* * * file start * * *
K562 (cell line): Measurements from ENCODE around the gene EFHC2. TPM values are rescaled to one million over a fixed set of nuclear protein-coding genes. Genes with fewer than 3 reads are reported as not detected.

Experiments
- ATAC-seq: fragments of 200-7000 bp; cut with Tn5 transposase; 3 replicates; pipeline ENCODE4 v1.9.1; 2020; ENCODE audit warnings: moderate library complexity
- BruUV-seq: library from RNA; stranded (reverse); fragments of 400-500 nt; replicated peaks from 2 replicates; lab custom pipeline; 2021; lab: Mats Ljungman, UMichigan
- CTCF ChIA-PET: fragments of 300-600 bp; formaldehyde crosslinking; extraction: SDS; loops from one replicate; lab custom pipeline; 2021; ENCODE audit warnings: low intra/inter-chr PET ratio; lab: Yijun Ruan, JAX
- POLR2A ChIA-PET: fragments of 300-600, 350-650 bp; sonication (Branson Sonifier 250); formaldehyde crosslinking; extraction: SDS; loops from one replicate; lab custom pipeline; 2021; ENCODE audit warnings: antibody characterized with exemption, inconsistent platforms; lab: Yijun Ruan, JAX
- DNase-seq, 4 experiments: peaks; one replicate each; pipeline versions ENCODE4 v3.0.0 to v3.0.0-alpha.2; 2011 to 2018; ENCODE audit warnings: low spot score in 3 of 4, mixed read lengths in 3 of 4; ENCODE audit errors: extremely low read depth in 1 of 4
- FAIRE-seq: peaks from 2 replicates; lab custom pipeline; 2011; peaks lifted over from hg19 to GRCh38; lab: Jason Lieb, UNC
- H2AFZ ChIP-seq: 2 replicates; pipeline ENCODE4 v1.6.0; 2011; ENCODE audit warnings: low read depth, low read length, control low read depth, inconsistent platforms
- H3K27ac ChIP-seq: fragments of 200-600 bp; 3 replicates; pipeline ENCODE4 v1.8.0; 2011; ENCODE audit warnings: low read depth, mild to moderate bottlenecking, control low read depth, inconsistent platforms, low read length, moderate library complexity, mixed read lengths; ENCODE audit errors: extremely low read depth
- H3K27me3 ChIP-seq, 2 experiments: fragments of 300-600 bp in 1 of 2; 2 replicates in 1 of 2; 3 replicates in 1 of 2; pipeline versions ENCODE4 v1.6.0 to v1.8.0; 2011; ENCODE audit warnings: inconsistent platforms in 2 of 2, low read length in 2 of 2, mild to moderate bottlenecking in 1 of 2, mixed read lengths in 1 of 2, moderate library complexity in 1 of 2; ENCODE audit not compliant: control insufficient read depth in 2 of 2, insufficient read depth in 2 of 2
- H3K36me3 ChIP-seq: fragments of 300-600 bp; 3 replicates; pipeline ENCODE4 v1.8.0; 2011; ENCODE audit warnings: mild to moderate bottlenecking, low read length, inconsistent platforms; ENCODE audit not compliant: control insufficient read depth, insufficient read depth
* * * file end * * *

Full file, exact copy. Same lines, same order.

K562 (cell line): Measurements from ENCODE around the gene EFHC2. TPM values are rescaled to one million over a fixed set of nuclear protein-coding genes. Genes with fewer than 3 reads are reported as not detected.

Experiments
- ATAC-seq: fragments of 200-7000 bp; cut with Tn5 transposase; 3 replicates; pipeline ENCODE4 v1.9.1; 2020; ENCODE audit warnings: moderate library complexity
- BruUV-seq: library from RNA; stranded (reverse); fragments of 400-500 nt; replicated peaks from 2 replicates; lab custom pipeline; 2021; lab: Mats Ljungman, UMichigan
- CTCF ChIA-PET: fragments of 300-600 bp; formaldehyde crosslinking; extraction: SDS; loops from one replicate; lab custom pipeline; 2021; ENCODE audit warnings: low intra/inter-chr PET ratio; lab: Yijun Ruan, JAX
- POLR2A ChIA-PET: fragments of 300-600, 350-650 bp; sonication (Branson Sonifier 250); formaldehyde crosslinking; extraction: SDS; loops from one replicate; lab custom pipeline; 2021; ENCODE audit warnings: antibody characterized with exemption, inconsistent platforms; lab: Yijun Ruan, JAX
- DNase-seq, 4 experiments: peaks; one replicate each; pipeline versions ENCODE4 v3.0.0 to v3.0.0-alpha.2; 2011 to 2018; ENCODE audit warnings: low spot score in 3 of 4, mixed read lengths in 3 of 4; ENCODE audit errors: extremely low read depth in 1 of 4
- FAIRE-seq: peaks from 2 replicates; lab custom pipeline; 2011; peaks lifted over from hg19 to GRCh38; lab: Jason Lieb, UNC
- H2AFZ ChIP-seq: 2 replicates; pipeline ENCODE4 v1.6.0; 2011; ENCODE audit warnings: low read depth, low read length, control low read depth, inconsistent platforms
- H3K27ac ChIP-seq: fragments of 200-600 bp; 3 replicates; pipeline ENCODE4 v1.8.0; 2011; ENCODE audit warnings: low read depth, mild to moderate bottlenecking, control low read depth, inconsistent platforms, low read length, moderate library complexity, mixed read lengths; ENCODE audit errors: extremely low read depth
- H3K27me3 ChIP-seq, 2 experiments: fragments of 300-600 bp in 1 of 2; 2 replicates in 1 of 2; 3 replicates in 1 of 2; pipeline versions ENCODE4 v1.6.0 to v1.8.0; 2011; ENCODE audit warnings: inconsistent platforms in 2 of 2, low read length in 2 of 2, mild to moderate bottlenecking in 1 of 2, mixed read lengths in 1 of 2, moderate library complexity in 1 of 2; ENCODE audit not compliant: control insufficient read depth in 2 of 2, insufficient read depth in 2 of 2
- H3K36me3 ChIP-seq: fragments of 300-600 bp; 3 replicates; pipeline ENCODE4 v1.8.0; 2011; ENCODE audit warnings: mild to moderate bottlenecking, low read length, inconsistent platforms; ENCODE audit not compliant: control insufficient read depth, insufficient read depth